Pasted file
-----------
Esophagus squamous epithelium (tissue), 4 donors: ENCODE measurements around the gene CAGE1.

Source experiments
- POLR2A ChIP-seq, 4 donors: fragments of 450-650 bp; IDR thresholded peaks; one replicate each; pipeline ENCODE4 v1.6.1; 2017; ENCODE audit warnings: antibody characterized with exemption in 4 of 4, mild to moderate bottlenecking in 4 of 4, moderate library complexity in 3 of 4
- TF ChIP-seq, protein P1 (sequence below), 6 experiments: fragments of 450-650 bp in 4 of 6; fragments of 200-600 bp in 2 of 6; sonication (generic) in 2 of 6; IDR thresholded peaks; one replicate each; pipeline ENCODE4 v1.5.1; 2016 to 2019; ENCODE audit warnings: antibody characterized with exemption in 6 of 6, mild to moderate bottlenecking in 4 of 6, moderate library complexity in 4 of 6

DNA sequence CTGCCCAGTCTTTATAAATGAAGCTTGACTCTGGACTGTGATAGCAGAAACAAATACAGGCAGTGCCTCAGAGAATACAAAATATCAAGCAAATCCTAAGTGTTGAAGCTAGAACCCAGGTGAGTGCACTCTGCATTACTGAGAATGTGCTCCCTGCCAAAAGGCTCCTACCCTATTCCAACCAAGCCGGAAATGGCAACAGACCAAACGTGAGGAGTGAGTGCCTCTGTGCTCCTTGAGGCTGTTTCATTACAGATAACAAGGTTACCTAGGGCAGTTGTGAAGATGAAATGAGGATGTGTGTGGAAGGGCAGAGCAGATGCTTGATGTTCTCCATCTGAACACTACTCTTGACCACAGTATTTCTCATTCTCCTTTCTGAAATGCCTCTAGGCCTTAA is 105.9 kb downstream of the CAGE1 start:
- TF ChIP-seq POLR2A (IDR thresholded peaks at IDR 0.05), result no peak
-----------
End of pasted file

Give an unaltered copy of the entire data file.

Esophagus squamous epithelium (tissue), 4 donors: ENCODE measurements around the gene CAGE1.

Source experiments
- POLR2A ChIP-seq, 4 donors: fragments of 450-650 bp; IDR thresholded peaks; one replicate each; pipeline ENCODE4 v1.6.1; 2017; ENCODE audit warnings: antibody characterized with exemption in 4 of 4, mild to moderate bottlenecking in 4 of 4, moderate library complexity in 3 of 4
- TF ChIP-seq, protein P1 (sequence below), 6 experiments: fragments of 450-650 bp in 4 of 6; fragments of 200-600 bp in 2 of 6; sonication (generic) in 2 of 6; IDR thresholded peaks; one replicate each; pipeline ENCODE4 v1.5.1; 2016 to 2019; ENCODE audit warnings: antibody characterized with exemption in 6 of 6, mild to moderate bottlenecking in 4 of 6, moderate library complexity in 4 of 6

DNA sequence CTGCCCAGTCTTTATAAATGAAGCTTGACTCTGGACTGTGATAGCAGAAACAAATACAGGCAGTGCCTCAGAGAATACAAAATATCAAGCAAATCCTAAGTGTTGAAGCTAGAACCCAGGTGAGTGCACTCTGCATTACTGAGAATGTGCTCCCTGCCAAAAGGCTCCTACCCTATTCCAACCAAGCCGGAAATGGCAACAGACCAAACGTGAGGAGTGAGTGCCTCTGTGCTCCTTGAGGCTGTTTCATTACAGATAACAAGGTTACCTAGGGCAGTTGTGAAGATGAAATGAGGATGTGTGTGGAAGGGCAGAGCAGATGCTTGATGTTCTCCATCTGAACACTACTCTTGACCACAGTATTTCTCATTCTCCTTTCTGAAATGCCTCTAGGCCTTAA is 105.9 kb downstream of the CAGE1 start:
- TF ChIP-seq POLR2A (IDR thresholded peaks at IDR 0.05), result no peak